While a state Department of Education investigation into the matter has apparently been closed, the findings were not disclosed at Tuesday's meeting.

Petition calls for board member's resignation

A petition on Change.org called "Remove Shannon Rodriguez: Hernando County School Board Member" has garnered almost 27,000 signatures as of Wednesday afternoon.

 Blonde woman smiling into the camera
Meghan Bowman
WUSF Public Media
Board member Shannon Rodriguez, who's currently under fire for her role in the Disney movie dispute, said it's the parent's choice for what children get to see.

A counter-petition was made in response called "SAVE parental rights and PROTECT children's welfare" to keep Rodriguez in her position. As of Wednesday afternoon, it has over 260 signatures.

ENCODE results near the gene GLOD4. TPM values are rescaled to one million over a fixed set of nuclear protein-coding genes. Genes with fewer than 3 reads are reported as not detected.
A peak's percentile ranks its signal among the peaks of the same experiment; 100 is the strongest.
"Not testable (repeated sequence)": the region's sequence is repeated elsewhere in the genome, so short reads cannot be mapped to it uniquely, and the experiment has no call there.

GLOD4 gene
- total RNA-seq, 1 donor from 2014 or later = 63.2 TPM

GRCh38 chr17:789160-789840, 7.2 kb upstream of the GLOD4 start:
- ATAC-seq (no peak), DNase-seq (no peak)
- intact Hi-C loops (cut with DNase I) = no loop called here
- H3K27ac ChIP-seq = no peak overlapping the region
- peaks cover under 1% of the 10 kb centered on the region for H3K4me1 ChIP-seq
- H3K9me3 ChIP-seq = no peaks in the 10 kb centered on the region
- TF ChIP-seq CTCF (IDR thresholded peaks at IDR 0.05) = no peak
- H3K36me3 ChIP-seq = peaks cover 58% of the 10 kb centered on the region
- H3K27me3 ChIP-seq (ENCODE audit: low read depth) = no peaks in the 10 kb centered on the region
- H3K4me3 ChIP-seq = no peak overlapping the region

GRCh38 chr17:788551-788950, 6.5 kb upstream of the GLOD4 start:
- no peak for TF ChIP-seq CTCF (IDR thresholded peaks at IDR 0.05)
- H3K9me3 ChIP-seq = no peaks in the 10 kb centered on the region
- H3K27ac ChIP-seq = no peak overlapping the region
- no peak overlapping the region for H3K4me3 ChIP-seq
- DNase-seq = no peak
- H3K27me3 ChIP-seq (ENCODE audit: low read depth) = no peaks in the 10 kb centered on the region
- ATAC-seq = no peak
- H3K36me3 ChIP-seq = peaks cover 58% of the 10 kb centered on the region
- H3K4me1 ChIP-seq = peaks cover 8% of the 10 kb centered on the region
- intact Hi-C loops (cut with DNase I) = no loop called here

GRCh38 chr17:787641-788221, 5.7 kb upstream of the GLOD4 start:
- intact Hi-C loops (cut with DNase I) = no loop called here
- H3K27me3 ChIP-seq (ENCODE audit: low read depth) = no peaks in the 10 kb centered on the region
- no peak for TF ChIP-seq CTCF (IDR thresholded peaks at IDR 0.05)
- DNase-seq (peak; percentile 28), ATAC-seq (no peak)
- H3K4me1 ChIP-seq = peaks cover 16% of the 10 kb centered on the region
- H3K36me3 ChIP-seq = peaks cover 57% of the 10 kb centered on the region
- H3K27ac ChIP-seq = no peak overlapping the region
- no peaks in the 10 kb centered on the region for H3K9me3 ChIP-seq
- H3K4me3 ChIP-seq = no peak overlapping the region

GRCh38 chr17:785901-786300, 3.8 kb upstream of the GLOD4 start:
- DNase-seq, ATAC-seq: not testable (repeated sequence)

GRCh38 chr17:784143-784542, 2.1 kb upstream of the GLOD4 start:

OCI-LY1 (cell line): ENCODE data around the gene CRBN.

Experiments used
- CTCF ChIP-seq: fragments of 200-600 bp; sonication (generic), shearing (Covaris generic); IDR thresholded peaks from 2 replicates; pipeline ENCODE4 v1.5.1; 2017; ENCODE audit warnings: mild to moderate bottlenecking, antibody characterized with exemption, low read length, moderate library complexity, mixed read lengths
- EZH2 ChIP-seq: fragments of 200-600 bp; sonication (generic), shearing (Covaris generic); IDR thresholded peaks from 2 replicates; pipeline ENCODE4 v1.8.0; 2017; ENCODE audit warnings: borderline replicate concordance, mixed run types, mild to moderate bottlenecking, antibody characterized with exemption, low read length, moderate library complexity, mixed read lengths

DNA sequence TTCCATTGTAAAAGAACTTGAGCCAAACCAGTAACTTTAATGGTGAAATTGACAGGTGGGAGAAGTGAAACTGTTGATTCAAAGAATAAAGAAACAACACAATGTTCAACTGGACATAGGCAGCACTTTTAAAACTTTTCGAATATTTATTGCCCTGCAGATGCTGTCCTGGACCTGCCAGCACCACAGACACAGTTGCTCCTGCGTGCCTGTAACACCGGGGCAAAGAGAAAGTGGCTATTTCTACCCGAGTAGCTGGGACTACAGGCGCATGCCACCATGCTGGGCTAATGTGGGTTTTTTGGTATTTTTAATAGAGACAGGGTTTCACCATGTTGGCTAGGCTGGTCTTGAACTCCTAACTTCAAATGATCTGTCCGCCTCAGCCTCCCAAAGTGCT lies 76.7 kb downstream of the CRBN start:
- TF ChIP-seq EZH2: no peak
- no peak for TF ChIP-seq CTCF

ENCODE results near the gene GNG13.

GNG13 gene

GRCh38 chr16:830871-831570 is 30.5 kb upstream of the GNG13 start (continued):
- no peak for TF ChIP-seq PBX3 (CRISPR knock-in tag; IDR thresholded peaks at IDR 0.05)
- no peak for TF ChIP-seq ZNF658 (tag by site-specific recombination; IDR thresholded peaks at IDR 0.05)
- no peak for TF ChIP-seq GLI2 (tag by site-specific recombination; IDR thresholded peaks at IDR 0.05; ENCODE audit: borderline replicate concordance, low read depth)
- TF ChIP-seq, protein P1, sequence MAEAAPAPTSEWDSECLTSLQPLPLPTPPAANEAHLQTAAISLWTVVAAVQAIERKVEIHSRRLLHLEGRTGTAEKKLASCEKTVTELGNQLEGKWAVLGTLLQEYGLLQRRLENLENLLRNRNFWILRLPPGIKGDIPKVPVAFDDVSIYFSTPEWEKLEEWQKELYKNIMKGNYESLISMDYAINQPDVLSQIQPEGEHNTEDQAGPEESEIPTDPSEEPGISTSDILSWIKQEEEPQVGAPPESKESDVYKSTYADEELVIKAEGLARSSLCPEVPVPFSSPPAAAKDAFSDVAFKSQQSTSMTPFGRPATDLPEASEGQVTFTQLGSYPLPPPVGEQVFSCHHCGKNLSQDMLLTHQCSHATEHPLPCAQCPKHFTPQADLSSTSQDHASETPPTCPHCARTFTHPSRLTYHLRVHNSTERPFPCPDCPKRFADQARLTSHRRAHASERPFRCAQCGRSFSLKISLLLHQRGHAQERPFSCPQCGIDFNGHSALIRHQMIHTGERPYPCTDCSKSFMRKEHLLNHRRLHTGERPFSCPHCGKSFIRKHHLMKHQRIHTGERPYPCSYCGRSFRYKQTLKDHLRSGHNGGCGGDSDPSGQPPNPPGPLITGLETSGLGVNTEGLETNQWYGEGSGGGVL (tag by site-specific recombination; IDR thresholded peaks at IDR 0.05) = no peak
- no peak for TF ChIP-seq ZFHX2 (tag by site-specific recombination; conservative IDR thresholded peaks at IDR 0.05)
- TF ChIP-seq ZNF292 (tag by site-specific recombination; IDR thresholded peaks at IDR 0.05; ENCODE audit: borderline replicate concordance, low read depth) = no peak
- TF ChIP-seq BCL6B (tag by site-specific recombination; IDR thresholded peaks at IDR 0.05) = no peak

Chairperson Gus Guadagnino attempted to run a tight ship during public comment, and ejected some people for breaking decorum by cheering too loudly or speaking at inappropriate times.

While speakers were not supposed to directly address board members, many singled out Superintendent John Stratton, Rodriguez, or fellow board member Mark Johnson by name.

Community member Susan Campanero said she had nothing against the LGBTQ+ community, but that those conversations should be happening at home, not at school.

"How you parent is your business. You want to treat, you want to teach them about transgender, that's fine, they can learn at home," Campanero said. "If you want these books that they're complaining about getting taken out of the schools, buy them yourself on Amazon, but leave my children to learn how they need to learn."